Irish Stew and Irish Soda Bread - 2 Delicious #Recipes


Irish Stew made with B&Z Brown Ale
It's that time of year. March has me wishing for spring, but the winter winds continue to blow something fierce through the woods behind my house, sounding as loud as a freight train. The chilly temperatures call for something hot and hearty. Here's a meal that is sure to stick to your bones and ward off the cold. Enjoy!

Irish Beef Stew

The broth of this stew is so rich and complex that it completely transforms everyday beef cubes, potatoes, and carrots into something extraordinary. I. Am. Not. Joking. I used a brown ale home-brewed by my son (the "B" in B & Z), but any store-bought brown ale will do.

Ingredients:

3 tablespoons olive oil
1 ½ pounds of chuck beef, cut into 1 inch cubes
4 large garlic cloves, minced
6 cups beef stock (store bought is fine)
1 cup of hearty brown ale
1 cup of good red wine
2 tablespoons tomato paste
1 tablespoon sugar
½ tablespoon dried thyme
1 tablespoon Worcestershire sauce
2 - 3 bay leaves, depending on the size
3 pounds golden potatoes, peeled, cut into 1 inch cubes
1 large onion, chopped
5 - 6 carrots, peeled, cut into 1 inch pieces
2 tablespoons chopped fresh parsley
Salt and Pepper to taste

Heat olive oil in large, heavy-bottomed pot over medium heat. Sear the beef cubes until brown on all sides. Work in batches if necessary. Crowding the pan will steam the beef, not brown it. The resulting brown bits in the bottom of the pot add lots of flavor to the finished stew. Searing the meat should take about 8 minutes. Remove all beef from the pot and set aside.

Add garlic to the pot and sauté for about a minute. Add beef stock, brown ale, red wine, tomato paste, sugar, thyme, Worcestershire, and bay leaves. Stir to combine. Bring mixture to simmer. Add beef back to the pot. Reduce heat to medium-low, cover, and simmer 1 hour, stirring occasionally.

After meat has cooked for an hour, add potatoes, onion, and carrots to the stew. Simmer until vegetables are tender, approximately 30 more minutes. Remove the bay leaves. Add salt and pepper to taste. Stir in fresh parsley and serve this rich, delicious stew steaming hot.

Irish Soda Bread
Real Irish Soda Bread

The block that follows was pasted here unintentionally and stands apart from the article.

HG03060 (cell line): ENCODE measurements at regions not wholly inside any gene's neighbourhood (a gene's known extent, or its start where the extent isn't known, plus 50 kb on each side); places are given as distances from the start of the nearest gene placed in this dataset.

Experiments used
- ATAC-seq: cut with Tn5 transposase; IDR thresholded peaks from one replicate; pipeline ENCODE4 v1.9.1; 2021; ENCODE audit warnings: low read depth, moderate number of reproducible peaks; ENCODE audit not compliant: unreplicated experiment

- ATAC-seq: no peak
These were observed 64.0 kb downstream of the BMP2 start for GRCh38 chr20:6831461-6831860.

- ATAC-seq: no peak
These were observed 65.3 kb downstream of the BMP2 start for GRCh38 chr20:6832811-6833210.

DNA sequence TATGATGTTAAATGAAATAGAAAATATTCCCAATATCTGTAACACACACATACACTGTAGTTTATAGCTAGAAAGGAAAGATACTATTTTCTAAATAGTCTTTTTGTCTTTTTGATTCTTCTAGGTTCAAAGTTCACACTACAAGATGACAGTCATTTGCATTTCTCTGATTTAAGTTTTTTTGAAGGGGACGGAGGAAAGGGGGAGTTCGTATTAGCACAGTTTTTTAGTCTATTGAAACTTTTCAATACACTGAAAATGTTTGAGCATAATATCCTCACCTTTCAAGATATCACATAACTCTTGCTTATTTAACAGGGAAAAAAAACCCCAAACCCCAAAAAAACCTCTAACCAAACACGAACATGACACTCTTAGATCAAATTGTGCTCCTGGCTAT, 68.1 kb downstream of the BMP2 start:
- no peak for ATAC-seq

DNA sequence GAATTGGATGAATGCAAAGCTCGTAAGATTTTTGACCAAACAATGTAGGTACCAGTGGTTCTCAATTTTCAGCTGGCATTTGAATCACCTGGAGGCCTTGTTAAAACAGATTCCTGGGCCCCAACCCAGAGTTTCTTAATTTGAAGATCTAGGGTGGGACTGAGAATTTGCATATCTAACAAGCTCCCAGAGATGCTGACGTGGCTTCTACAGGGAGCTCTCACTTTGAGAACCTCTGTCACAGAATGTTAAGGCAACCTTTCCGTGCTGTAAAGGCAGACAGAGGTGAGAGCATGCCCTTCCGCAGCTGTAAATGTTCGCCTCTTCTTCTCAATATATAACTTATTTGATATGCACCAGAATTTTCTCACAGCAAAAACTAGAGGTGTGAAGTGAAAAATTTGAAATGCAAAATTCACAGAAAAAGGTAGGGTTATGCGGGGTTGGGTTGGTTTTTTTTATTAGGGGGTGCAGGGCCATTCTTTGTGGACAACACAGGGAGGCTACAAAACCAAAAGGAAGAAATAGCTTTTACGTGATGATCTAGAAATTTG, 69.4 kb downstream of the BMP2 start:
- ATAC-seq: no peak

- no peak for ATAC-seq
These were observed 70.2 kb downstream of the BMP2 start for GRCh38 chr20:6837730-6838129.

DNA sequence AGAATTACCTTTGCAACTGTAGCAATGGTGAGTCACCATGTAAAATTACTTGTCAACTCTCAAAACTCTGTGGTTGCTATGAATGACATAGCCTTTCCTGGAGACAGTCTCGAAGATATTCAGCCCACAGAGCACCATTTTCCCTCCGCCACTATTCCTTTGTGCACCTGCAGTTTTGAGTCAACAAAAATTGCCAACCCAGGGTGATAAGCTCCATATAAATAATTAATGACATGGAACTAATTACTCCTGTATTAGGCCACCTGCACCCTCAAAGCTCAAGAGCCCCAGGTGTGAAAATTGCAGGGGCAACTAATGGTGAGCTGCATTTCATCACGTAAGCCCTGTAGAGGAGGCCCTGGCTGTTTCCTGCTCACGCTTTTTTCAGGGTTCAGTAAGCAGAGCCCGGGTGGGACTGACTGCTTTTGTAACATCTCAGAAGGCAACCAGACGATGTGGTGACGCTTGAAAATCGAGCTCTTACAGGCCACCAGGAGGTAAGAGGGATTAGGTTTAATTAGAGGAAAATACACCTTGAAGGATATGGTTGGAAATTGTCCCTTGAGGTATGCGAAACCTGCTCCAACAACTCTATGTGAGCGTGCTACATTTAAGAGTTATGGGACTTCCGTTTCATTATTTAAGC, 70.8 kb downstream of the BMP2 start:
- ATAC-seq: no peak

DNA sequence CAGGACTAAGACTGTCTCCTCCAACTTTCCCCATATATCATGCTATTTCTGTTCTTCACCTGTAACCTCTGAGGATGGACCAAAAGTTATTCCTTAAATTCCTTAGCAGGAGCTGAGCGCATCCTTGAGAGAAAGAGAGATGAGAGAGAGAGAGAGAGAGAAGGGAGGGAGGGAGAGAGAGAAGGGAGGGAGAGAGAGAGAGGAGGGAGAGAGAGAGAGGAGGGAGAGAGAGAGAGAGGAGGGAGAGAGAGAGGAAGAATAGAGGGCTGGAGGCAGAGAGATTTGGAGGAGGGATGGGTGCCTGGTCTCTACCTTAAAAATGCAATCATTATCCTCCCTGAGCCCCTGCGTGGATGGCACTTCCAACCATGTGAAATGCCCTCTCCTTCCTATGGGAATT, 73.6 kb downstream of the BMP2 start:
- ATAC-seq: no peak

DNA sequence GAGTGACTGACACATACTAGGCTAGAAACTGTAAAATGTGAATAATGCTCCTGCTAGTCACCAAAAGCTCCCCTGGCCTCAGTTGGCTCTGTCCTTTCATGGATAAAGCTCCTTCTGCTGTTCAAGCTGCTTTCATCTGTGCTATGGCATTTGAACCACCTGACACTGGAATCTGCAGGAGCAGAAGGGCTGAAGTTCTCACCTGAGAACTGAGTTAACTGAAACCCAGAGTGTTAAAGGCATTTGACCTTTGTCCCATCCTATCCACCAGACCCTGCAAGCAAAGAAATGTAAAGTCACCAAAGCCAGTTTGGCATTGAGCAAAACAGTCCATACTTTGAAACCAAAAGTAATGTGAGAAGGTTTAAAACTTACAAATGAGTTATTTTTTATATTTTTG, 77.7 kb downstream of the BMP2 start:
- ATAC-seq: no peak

Soda bread is a quick bread that uses baking soda as the leavening ingredient, rather than yeast. The buttermilk contains lactic acid that reacts with the soda to make the dough rise. Do not knead this bread. Simply mix, pat into a circle and bake. The resulting "round" of baked bread will be rustic and lumpy. The crust will be crisp and the inside will be dense and chewy. Here's an interesting tidbit: read the oldest known recipe for Irish Soda Bread at the Society for the Preservation of Irish Soda Bread.

Ingredients:

4 cups cake flour (all purpose will also work)
1 ½  teaspoons baking soda
1 teaspoon salt
1 ½ cups buttermilk

Directions:

Heat oven to 425º F. Spray baking sheet with non-stick spray. (I bake my soda bread directly on a pizza stone.)

Combine flour, soda, and salt in a large bowl. Gradually stir in buttermilk, mixing constantly, until dough is moist enough to be gathered into a ball. If dough is dry, add a little more buttermilk, a couple tablespoons at a time, until it's moist enough to hold together.

Place dough on a lightly floured board and pat into an 8-inch round loaf. Don't over handle it to avoid developing the gluten.  
 
Place loaf on baking sheet and slash the traditional, deep "X" into the top of the dough with a sharp knife.

Bake about 40 minutes or until the top is golden brown.

Serve warm with soften butter.



2 comments:

MP McDonald said...

That sounds really good! I love beef stew and I haven't made any in a few months. Guess I know what I need to add to my grocery list now. :-)

Anonymous said...

M'mmm, both recipes sound delicious, Donna! Thanks for sharing. Haven't made beef stew yet this winter, I'll have to hurry!
Terry